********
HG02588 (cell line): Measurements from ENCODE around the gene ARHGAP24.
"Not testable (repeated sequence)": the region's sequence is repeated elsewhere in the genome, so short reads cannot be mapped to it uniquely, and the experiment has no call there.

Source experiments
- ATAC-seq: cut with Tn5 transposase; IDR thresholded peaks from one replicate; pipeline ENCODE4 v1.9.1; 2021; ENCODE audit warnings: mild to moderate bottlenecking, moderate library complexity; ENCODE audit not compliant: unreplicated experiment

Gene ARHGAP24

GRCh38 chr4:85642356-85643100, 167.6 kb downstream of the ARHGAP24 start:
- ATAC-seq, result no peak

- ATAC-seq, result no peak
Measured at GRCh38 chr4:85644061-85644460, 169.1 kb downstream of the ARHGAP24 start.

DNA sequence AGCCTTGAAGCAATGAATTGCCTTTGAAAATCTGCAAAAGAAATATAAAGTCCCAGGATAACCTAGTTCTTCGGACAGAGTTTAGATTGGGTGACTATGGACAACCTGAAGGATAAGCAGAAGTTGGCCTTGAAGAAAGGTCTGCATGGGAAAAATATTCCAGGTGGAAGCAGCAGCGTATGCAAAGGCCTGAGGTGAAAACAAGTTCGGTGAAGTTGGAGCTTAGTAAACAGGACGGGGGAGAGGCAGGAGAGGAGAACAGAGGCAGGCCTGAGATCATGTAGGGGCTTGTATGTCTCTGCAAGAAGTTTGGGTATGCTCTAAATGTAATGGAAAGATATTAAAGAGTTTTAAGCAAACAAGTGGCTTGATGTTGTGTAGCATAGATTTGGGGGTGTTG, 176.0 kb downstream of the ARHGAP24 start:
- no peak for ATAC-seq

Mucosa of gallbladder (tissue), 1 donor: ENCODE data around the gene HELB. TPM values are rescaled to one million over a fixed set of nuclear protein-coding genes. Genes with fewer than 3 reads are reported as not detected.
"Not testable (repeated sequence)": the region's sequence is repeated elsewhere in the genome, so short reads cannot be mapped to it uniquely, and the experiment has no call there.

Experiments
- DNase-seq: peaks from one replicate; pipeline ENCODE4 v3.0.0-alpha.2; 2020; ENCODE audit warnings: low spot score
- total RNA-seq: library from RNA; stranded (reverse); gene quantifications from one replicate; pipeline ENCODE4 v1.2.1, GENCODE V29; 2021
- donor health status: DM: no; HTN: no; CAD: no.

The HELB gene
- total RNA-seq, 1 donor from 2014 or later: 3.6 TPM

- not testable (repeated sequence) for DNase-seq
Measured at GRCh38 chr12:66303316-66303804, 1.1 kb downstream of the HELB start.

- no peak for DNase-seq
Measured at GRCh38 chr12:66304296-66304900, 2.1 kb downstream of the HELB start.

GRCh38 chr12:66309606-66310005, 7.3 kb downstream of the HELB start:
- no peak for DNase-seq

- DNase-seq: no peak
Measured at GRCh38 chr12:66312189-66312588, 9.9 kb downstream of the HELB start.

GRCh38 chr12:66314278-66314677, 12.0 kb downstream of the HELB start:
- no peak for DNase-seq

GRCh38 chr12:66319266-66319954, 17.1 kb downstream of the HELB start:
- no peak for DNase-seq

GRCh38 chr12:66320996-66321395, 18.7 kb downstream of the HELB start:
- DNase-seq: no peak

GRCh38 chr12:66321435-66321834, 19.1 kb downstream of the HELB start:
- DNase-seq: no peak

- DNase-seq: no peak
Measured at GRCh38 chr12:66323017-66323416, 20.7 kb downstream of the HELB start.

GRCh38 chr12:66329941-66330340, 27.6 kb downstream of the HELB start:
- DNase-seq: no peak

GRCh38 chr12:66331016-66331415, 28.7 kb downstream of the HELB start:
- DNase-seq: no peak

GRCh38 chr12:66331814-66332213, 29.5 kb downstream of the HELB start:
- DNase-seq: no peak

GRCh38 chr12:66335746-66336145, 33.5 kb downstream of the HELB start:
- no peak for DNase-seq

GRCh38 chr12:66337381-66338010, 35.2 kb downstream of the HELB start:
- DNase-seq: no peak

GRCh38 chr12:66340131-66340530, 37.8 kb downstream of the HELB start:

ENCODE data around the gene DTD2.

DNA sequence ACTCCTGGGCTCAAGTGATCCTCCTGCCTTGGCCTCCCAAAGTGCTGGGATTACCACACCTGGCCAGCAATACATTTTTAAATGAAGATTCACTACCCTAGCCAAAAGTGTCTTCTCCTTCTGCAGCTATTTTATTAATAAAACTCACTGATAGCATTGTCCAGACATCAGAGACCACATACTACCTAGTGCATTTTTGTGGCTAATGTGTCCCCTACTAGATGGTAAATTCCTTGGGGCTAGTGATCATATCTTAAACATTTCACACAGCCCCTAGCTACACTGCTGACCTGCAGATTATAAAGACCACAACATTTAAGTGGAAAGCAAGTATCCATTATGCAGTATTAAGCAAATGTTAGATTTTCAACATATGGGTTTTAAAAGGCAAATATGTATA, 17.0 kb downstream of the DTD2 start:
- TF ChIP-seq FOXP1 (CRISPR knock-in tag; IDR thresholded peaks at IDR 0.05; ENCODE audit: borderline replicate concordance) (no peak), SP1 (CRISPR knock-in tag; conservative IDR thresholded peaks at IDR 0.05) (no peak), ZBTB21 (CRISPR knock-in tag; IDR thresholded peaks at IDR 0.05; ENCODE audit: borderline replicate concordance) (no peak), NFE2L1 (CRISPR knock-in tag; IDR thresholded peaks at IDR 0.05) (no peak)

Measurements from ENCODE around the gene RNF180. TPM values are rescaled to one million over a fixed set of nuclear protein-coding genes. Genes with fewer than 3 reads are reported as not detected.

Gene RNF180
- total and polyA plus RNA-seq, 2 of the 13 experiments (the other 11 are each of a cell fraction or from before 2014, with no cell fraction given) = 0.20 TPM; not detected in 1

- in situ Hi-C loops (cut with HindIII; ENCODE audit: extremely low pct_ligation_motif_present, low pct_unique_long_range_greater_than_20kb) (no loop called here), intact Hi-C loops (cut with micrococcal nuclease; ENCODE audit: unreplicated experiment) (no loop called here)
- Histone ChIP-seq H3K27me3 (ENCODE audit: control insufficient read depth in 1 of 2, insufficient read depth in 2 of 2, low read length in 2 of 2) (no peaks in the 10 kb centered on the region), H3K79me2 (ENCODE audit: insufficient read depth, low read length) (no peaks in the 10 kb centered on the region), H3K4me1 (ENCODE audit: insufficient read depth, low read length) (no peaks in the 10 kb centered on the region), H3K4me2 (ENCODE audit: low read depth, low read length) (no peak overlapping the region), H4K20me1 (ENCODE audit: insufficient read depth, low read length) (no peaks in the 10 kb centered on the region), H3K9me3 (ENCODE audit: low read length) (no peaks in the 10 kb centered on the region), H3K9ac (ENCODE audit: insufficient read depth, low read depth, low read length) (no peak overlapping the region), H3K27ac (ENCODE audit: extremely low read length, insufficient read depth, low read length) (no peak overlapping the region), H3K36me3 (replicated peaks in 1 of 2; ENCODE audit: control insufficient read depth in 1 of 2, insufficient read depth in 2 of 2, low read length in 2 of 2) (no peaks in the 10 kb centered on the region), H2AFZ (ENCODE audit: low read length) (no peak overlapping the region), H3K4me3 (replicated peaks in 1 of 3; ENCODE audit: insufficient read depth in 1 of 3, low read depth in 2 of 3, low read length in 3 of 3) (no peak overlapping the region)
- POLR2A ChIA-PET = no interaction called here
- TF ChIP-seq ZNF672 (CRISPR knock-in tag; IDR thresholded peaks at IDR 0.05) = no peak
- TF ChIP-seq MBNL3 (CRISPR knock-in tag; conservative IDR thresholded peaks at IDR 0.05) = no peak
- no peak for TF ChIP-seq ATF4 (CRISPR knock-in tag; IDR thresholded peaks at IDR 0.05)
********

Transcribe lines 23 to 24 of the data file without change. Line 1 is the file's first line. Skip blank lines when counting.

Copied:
Measured at GRCh38 chr12:66304296-66304900, 2.1 kb downstream of the HELB start.

GRCh38 chr12:66309606-66310005, 7.3 kb downstream of the HELB start: